Compared to fiber sensors, the lack of power supply at the location of electrical sensing systems does not prevent continuous remote monitoring of dangerous objects, such as nuclear power plants, in an emergency beyond design situations. For instance, the well-known events at the Japanese nuclear power plant “Fukushima-1” in 2011 were characterized by the fact that during the two weeks when the nuclear power plant was completely de-energized, there was no information from electronic sensors, which was extremely important for monitoring the technical condition of the emergency station.
Problems of standard sensing systems control of tightness of tanks with liquid hydrogen, which is the fuel of modern rocket engines, has a temperature of -253 °C and very high fluidity, due to the fact that at such temperatures, most materials become very fragile, and the sensitivity of palladium sensors quickly decreases.
It is problematic to measure the pressure and dryness of superheated steam in gas generators and superheated gas in jet engine nozzles at temperatures up to + 600 °C since piezoelectric sensors quickly degrade at temperatures above + 300 °C. Modern FBG sensors of physical quantities are heat-resistant (up to +2300 °C) and cold-resistant (up to -270 °C). This provides reliable and long-term monitoring of the technical condition of high-temperature and cryogenic objects.
Measurements of physical quantities using electrical sensing systems in conditions of high-power electromagnetic interference, including guidance on coaxial electrical cables and sensors from lightning discharges, in conditions of monitoring the patient’s pulse in a medical nuclear magnetic resonance facility, as well as measurements of high voltages and high currents in electrical engineering, are highly problematic.
Fiber Bragg grating sensors are completely immune to electromagnetic interference and are stable insulators. This makes it possible to measure high voltages up to 800 kV and high currents up to 200 kA with high accuracy (class 02s) by fiber optic sensing technology.
Measurements of physical quantities of chemically aggressive media, long — term measurements of deformation of dynamically loaded objects and structures, as well as multi-sensor measurements-with the number of control points in several hundred and thousands, are also problematic for electrical sensing systems since the volume of measuring electrical cables is unacceptably increasing.
Distributed fiber optic sensors are multi-sensors: up to 10 thousand consecutive intra-fiber sensors can be used in one optical fiber (fiber optic cable) to measure physical quantities (temperature, strain, seismoacoustics, pressure, radiation, etc.). Multimode fiber optic cables allow performing remote measurements with high accuracy using borehole video cameras, and temperature fields — using pyrometers and thermal imagers.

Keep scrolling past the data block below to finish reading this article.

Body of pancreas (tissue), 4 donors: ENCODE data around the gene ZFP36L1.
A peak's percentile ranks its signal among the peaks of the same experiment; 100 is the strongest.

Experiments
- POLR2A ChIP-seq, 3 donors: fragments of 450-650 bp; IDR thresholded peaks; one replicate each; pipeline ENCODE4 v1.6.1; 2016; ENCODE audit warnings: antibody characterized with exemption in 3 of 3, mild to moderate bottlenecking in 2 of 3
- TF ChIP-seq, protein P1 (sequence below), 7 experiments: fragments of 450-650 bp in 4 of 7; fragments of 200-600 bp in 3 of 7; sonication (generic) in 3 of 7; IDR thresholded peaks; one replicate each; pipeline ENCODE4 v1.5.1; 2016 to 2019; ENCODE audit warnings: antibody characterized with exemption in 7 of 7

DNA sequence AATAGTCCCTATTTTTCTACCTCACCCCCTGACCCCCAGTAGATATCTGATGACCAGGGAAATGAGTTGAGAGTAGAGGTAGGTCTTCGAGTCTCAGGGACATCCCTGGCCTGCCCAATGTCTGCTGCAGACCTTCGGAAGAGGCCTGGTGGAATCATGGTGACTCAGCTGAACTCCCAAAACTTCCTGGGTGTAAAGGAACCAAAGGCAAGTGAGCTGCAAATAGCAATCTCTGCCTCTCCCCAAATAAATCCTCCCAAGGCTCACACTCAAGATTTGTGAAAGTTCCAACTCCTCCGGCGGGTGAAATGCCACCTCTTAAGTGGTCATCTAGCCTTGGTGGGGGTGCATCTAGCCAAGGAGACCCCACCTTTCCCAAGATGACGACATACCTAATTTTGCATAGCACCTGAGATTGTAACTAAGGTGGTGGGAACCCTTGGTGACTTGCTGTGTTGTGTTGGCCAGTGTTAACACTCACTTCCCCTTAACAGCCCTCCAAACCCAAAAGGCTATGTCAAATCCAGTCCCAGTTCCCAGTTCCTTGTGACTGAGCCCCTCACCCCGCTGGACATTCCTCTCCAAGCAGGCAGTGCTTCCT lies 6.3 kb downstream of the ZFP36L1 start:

A serious problem of electrical sensing systems embedded in objects (in the concrete of hydraulic dams and bridges, in the pylons and walls of high-rise buildings, etc.) presents the practical difficulty of their periodic calibration (metrological verification).
Modern fiber sensors have the function of metrological self-monitoring (FMSM) due to the multimodality of the optical signal, which allows for self-calibration of fiber optic sensors in real-time without stopping the controlled processes and without verification standards.
In the last decade, there were implemented many similar applications of modern fiber sensors and systems in extreme environments of nuclear, oil and gas and aerospace industries, shipbuilding, hydraulic engineering, energy, construction, military, and natural emergencies.
Moreover, the durability of FBG sensors in these extreme conditions creates an obvious advantage of their use in the energy, oil and gas, aerospace, construction, and transport industries in comparison with non-optical types of measuring systems.
Thus, the extreme operating conditions of fiber Bragg grating sensors, for example in wells (extreme parameters, flammable, aggressive and abrasive environments) or power plants (ultra-high currents and discharges, voltages and fields, significant ionizing radiation), actually belong to the usual operating conditions of fiber optic sensors.
If you are looking for reliable fiber optic sensing solutions for structural health monitoring, you should choose the Optromix company. Optromix is a fast-growing vendor of fiber Bragg grating (FBG) product line such as fiber Bragg grating sensors, FBG interrogators and multiplexers, Distributed Acoustic Sensing (DAS) systems, Distributed Temperature Sensing (DTS) systems. The company creates and supplies a broad variety of fiber optic solutions for monitoring worldwide. If you are interested in structural health monitoring systems and want to learn more, please contact us at email@example.com